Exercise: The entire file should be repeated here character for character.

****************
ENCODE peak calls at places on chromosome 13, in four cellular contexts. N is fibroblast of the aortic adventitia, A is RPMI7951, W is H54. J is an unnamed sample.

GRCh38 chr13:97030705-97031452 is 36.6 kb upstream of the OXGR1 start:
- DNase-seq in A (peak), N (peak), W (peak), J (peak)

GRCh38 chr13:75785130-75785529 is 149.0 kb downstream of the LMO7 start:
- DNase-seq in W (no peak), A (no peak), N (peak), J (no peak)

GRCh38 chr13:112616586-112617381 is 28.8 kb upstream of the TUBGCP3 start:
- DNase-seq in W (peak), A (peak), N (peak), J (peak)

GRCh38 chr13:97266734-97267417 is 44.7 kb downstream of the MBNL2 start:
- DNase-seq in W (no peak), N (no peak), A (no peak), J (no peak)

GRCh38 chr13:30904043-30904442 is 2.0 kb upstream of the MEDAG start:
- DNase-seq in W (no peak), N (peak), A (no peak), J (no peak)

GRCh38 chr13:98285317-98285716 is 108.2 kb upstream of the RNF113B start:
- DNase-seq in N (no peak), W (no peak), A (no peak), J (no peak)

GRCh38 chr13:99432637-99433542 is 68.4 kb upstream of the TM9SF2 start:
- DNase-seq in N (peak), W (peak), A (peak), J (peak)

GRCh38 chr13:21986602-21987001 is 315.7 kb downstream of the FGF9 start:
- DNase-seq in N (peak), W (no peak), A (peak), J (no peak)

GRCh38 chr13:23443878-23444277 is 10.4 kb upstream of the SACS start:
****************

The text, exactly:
ENCODE peak calls at places on chromosome 13, in four cellular contexts. N is fibroblast of the aortic adventitia, A is RPMI7951, W is H54. J is an unnamed sample.

GRCh38 chr13:97030705-97031452 is 36.6 kb upstream of the OXGR1 start:
- DNase-seq in A (peak), N (peak), W (peak), J (peak)

GRCh38 chr13:75785130-75785529 is 149.0 kb downstream of the LMO7 start:
- DNase-seq in W (no peak), A (no peak), N (peak), J (no peak)

GRCh38 chr13:112616586-112617381 is 28.8 kb upstream of the TUBGCP3 start:
- DNase-seq in W (peak), A (peak), N (peak), J (peak)

GRCh38 chr13:97266734-97267417 is 44.7 kb downstream of the MBNL2 start:
- DNase-seq in W (no peak), N (no peak), A (no peak), J (no peak)

GRCh38 chr13:30904043-30904442 is 2.0 kb upstream of the MEDAG start:
- DNase-seq in W (no peak), N (peak), A (no peak), J (no peak)

GRCh38 chr13:98285317-98285716 is 108.2 kb upstream of the RNF113B start:
- DNase-seq in N (no peak), W (no peak), A (no peak), J (no peak)

GRCh38 chr13:99432637-99433542 is 68.4 kb upstream of the TM9SF2 start:
- DNase-seq in N (peak), W (peak), A (peak), J (peak)

GRCh38 chr13:21986602-21987001 is 315.7 kb downstream of the FGF9 start:
- DNase-seq in N (peak), W (no peak), A (peak), J (no peak)

GRCh38 chr13:23443878-23444277 is 10.4 kb upstream of the SACS start: